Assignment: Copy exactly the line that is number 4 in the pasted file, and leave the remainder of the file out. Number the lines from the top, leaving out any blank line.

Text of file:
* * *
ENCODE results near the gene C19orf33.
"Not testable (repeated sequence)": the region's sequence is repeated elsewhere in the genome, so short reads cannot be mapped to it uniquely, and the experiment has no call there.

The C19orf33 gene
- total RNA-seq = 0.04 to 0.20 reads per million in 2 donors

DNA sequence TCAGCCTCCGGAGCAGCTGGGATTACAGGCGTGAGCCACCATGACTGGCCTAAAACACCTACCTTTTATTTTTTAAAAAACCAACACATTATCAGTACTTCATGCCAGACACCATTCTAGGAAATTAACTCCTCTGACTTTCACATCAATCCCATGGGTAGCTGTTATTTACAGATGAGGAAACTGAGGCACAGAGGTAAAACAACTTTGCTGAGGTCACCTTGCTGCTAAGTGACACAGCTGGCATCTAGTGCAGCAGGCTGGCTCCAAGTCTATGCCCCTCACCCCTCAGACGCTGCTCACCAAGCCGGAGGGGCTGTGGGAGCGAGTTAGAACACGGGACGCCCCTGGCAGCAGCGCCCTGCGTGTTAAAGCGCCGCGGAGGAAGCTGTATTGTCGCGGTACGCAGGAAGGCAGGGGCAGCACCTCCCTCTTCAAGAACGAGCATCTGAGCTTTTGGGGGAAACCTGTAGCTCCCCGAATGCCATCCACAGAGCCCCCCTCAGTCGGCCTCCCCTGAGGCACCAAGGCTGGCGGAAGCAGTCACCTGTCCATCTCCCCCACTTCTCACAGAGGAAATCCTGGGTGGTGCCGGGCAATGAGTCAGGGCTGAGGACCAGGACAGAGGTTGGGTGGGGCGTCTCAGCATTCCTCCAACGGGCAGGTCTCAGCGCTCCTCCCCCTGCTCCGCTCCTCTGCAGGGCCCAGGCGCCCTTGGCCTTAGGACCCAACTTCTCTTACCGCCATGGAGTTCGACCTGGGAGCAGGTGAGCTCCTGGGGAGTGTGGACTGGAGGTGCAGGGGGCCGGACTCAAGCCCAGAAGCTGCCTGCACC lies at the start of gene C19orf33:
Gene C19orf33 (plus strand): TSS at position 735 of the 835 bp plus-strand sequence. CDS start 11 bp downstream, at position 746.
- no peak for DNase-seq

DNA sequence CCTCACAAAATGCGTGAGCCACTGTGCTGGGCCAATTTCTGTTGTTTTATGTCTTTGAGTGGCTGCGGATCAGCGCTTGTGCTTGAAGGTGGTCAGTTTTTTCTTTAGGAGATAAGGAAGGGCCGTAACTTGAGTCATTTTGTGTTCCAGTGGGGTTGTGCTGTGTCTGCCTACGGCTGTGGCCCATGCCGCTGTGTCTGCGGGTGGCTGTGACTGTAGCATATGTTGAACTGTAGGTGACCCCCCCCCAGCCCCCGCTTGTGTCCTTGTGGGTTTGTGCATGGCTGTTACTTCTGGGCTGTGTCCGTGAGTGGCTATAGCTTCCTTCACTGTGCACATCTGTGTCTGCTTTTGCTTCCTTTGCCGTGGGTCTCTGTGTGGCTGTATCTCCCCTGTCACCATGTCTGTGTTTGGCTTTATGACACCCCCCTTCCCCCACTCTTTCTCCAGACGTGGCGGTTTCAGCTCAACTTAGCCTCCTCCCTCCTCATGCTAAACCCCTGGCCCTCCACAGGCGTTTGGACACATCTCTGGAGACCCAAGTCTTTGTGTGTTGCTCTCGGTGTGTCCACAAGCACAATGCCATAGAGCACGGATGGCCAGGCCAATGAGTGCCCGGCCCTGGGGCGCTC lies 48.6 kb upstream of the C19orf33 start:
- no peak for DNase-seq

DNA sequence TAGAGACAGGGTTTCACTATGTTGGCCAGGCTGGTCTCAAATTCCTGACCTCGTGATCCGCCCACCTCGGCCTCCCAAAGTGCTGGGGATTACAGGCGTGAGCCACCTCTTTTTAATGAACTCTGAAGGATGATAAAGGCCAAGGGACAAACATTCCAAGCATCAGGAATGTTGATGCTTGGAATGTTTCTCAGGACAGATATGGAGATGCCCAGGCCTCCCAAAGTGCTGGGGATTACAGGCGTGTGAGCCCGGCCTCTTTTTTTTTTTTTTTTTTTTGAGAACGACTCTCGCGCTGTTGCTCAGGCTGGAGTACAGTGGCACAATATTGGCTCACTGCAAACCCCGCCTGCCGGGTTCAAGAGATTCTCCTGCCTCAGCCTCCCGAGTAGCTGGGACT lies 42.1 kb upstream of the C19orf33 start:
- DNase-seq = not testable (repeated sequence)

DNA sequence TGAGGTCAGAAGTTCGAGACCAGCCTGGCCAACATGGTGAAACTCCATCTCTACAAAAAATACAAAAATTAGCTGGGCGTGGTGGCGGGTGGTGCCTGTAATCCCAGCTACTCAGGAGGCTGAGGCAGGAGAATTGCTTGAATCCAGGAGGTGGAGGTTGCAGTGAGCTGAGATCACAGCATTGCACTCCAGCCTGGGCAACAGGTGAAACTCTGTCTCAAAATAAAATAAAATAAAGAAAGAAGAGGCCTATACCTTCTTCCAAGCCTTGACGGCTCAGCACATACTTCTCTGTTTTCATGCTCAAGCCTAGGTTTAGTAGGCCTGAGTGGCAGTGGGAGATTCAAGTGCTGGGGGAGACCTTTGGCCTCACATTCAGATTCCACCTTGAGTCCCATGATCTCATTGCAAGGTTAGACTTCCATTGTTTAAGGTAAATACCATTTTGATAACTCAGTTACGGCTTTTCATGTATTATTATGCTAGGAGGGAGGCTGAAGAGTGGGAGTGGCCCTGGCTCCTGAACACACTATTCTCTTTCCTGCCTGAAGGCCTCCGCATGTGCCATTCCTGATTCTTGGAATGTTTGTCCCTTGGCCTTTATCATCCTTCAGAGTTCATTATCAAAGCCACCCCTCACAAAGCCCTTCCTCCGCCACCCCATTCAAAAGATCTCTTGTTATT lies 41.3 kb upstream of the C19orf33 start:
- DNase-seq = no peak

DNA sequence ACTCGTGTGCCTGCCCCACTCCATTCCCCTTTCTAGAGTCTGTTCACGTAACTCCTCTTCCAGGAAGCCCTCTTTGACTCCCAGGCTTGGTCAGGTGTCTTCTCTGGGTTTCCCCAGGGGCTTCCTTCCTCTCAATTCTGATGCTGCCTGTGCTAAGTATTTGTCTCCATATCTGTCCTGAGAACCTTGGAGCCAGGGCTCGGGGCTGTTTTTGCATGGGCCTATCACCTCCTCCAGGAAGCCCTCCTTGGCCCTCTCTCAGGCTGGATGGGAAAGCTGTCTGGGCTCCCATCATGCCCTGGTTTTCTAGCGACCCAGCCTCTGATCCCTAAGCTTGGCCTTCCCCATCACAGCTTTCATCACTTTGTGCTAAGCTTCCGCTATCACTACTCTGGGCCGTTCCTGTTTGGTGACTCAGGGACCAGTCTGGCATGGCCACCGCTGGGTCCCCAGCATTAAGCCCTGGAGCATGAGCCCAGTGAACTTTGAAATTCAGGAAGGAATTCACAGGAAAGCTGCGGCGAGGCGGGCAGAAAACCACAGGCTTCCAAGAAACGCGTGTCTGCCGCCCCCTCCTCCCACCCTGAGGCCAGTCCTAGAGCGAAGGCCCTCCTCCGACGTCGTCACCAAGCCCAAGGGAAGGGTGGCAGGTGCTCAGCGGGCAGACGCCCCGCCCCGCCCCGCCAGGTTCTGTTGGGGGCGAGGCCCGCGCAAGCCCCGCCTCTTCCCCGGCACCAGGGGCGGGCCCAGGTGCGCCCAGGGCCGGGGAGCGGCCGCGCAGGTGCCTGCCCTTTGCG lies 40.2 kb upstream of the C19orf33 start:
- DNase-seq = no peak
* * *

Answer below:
- total RNA-seq = 0.04 to 0.20 reads per million in 2 donors